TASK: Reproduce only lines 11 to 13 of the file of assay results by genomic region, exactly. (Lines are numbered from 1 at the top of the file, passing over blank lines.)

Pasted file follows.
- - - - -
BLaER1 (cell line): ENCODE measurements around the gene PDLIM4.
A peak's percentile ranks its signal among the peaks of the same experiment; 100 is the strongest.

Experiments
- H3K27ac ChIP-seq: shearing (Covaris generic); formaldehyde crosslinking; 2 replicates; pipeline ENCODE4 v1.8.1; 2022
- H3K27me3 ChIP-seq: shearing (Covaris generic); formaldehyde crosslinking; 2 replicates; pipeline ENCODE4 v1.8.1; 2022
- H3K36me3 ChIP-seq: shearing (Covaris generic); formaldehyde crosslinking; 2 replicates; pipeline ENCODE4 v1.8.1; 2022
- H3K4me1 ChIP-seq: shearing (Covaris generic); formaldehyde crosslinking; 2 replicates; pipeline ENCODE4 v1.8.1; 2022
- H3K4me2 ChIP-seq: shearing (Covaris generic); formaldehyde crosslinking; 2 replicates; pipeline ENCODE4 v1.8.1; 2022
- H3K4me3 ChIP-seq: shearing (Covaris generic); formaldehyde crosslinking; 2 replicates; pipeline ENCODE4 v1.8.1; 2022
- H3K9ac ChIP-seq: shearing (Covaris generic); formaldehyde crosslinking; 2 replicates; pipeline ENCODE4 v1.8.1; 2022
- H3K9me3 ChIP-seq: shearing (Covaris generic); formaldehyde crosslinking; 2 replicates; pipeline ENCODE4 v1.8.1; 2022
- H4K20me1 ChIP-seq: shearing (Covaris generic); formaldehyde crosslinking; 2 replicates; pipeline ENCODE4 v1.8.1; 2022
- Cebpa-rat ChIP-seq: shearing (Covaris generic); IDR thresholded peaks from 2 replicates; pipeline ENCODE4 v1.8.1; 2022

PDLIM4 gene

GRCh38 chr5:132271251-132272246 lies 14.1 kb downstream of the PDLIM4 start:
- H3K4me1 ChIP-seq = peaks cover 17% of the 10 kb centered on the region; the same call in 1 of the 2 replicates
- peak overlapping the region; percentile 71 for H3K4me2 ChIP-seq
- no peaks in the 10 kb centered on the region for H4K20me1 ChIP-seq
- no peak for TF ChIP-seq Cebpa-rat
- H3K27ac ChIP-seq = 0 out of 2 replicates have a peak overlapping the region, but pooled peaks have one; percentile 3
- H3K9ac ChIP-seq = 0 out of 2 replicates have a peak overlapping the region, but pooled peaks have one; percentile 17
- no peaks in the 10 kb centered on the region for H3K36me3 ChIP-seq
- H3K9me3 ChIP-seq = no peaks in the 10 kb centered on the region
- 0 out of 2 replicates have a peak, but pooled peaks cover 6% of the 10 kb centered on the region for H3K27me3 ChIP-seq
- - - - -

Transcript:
- H3K9me3 ChIP-seq: shearing (Covaris generic); formaldehyde crosslinking; 2 replicates; pipeline ENCODE4 v1.8.1; 2022
- H4K20me1 ChIP-seq: shearing (Covaris generic); formaldehyde crosslinking; 2 replicates; pipeline ENCODE4 v1.8.1; 2022
- Cebpa-rat ChIP-seq: shearing (Covaris generic); IDR thresholded peaks from 2 replicates; pipeline ENCODE4 v1.8.1; 2022